The family firm that preceded the present Peugeot enterprises was formed in 1810, with a steel foundry that quickly expanded into the production of hand tools, kitchen equipment, and, later, bicycles. Émile Peugeot registered for the lion trademark on November 20, 1858. In 1889, Armand Peugeot collaborated with Léon Serpollet to build the company's first automobile steam tricycle, which was followed in 1890 by an internal combustion vehicle powered by a Panhard-Daimler engine.
Armand Peugeot got interested in the car early on and was convinced of its feasibility after meeting with Gottlieb Daimler and others. Léon Serpollet created the first Peugeot vehicle, a three-wheeled, steam-powered car, which was constructed in 1889; only four copies were made. After meeting Daimler and Émile Levassor in 1890, he abandoned steam in favour of a four-wheeled automobile powered by a petrol-fueled internal combustion engine constructed by Panhard under Daimler's licence. With a three-point suspension and a sliding-gear gearbox, the automobile was more advanced than many of its contemporaries.
During World War I, Peugeot shifted its focus to arms manufacturing, becoming a significant maker of weaponry and military equipment ranging from armoured cars and bicycles to shells. The Peugeot 201, the cheapest automobile on the French market in 1929, was the first to use (and be registered as) the subsequent Peugeot trademark: three numbers with a centre zero. In 1931, the 201 was given independent front suspension. Soon after, the Great Depression struck; Peugeot sales fell, but the firm survived. In 1929, Peugeot established the three-digit names with a central 0 scheme. The first digit has always denoted the car's size, while the last digit has always denoted the vehicle's generation.
In an attempt to resurrect its fortunes, the business introduced a new, aerodynamically designed line in 1933. Peugeot debuted the 402 BL Éclipse Décapotable, the first convertible with a retractable hardtop, in 1934. The Peugeot 202, Peugeot 302, and Peugeot 402 were three 1930s vehicles. These vehicles were curvy in appearance, with headlamps hidden below sloping grille bars.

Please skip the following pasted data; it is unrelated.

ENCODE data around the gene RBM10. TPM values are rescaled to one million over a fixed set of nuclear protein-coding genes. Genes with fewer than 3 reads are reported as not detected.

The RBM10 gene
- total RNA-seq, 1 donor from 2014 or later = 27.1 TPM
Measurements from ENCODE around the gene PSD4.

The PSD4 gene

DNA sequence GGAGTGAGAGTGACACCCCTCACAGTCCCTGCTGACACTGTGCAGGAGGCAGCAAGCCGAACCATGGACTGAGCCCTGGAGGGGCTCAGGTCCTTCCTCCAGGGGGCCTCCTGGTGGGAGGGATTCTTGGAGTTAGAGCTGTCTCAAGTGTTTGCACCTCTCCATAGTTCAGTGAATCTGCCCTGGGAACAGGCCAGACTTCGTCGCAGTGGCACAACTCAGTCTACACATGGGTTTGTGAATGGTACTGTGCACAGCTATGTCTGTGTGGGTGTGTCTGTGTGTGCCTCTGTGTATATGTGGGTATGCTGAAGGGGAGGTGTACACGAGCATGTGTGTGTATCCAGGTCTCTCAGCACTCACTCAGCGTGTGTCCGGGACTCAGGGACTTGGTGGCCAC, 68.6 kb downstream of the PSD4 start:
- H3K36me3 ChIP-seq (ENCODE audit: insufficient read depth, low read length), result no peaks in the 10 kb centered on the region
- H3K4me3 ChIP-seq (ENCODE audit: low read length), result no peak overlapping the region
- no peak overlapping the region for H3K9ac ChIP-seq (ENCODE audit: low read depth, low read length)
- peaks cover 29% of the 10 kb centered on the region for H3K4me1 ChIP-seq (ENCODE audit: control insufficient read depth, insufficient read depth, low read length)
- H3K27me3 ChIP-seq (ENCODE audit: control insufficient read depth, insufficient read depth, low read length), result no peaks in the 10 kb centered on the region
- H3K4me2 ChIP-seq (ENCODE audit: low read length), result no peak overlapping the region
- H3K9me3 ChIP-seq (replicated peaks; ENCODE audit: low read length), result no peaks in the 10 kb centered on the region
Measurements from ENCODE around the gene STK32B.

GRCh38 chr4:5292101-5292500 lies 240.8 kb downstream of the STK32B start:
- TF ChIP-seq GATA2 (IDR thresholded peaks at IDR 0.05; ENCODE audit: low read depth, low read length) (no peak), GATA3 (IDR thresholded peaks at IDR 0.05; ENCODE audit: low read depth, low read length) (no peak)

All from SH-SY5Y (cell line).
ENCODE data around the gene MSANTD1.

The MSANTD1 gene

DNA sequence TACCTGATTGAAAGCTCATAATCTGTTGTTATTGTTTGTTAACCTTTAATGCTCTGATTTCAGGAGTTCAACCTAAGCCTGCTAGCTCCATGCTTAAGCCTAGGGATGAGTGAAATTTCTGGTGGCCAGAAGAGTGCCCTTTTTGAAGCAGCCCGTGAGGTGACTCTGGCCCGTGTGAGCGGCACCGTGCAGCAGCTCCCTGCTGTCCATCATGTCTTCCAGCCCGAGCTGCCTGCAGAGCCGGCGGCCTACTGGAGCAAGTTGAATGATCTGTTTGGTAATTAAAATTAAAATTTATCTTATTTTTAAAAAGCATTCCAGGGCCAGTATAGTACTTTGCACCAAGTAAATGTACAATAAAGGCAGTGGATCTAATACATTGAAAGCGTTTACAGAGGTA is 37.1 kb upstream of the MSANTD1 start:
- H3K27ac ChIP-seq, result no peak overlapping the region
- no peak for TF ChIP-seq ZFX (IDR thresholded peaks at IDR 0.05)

The 2.1-litre 402 went into production in 1935 and remained in production until the end of 1941, despite the Nazi takeover of France. Andrean developed the new Airflow-inspired 302 (which operated until 1938) and a 402-based big model for 1936, which included a vertical fin and bumper, as well as the first high-mounted taillight. From 1938 through 1942, the entry-level 202 was constructed in series, and roughly 20 further examples were built from existing supplies in February 1945. Peugeot's sales increased to 52,796 in 1939, trailing only Citroen. Regular manufacturing resumed in mid-1946 and lasted until 1949.
1993 Peugeot 205 GTI
With the 202, the business began automobile manufacturing in 1946, producing 14,000 units. Peugeot developed the Peugeot 203 in 1947, which included coil springs, rack-and-pinion steering, and hydraulic brakes. The 203 achieved new Peugeot sales records and was produced until 1960.
The Peugeot 403 was a successful vehicle released in 1955. It sold one million units with a 1.5-litre engine by the conclusion of its manufacturing run in 1962. In 1958, the business began selling automobiles in the United States, and in 1960, it released the Peugeot 404, which had a 1,618 cc engine angled to 45°. The 404 proved tough enough to win four times in the East African Safari Rally. More models followed, several of which were designed by Pininfarina, such as the 504, one of Peugeot's most recognisable models. Peugeot, like many other European manufacturers, developed its partnership with other companies; it began working with Renault in 1966 and Volvo in 1972. This collaboration resulted in the creation of the V6 PRV engine, which was initially built in 1974.
Peugeot purchased a 30% stake in Citroen in 1974 and took over the firm entirely in 1975 after the French government provided substantial sums of money to the new corporation. The combined parent company was renamed PSA Peugeot Citroen, with the goal of maintaining independent identities for the Peugeot and Citroen brands while pooling engineering and technical resources. Peugeot therefore briefly possessed the Italian Maserati brand before selling it in May 1975.
Peugeot introduced the popular Peugeot 205 supermini in 1983, which is majorly credited with bringing the company's misfortunes around. The 205 was the best-selling car in France on a regular basis, and it was also quite popular in other countries of Europe, notably the United Kingdom, where sales frequently exceeded 50,000 units per year by the late 1980s. It received praise for its aesthetics, ride, and handling. It was sold in numerous markets until 1998, coinciding with the release of the 106 in 1991 and stopping manufacturing with the launch of the 206, which was also a major success in Europe.
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